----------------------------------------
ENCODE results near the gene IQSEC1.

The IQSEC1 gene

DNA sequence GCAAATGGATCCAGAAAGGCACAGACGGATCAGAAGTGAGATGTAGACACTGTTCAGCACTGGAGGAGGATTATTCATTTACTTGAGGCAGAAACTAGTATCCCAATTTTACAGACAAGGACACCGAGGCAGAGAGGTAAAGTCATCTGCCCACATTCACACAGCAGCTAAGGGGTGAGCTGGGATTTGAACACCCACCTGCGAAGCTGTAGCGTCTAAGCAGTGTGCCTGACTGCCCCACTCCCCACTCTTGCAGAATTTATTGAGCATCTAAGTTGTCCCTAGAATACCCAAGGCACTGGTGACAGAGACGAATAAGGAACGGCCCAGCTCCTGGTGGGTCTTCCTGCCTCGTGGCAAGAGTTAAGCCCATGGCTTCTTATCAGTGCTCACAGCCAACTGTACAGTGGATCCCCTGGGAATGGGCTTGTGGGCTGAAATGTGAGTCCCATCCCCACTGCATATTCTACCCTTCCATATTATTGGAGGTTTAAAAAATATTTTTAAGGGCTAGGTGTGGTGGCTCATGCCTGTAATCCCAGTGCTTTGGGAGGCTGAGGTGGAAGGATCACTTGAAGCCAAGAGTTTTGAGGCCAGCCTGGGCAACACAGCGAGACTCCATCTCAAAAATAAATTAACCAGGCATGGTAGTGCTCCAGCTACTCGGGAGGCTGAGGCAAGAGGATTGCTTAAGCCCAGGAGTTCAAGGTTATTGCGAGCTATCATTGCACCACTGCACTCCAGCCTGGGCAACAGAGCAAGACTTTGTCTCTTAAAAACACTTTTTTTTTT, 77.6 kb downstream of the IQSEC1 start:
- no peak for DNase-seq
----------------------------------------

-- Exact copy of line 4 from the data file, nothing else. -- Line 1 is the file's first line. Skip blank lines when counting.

- no peak for DNase-seq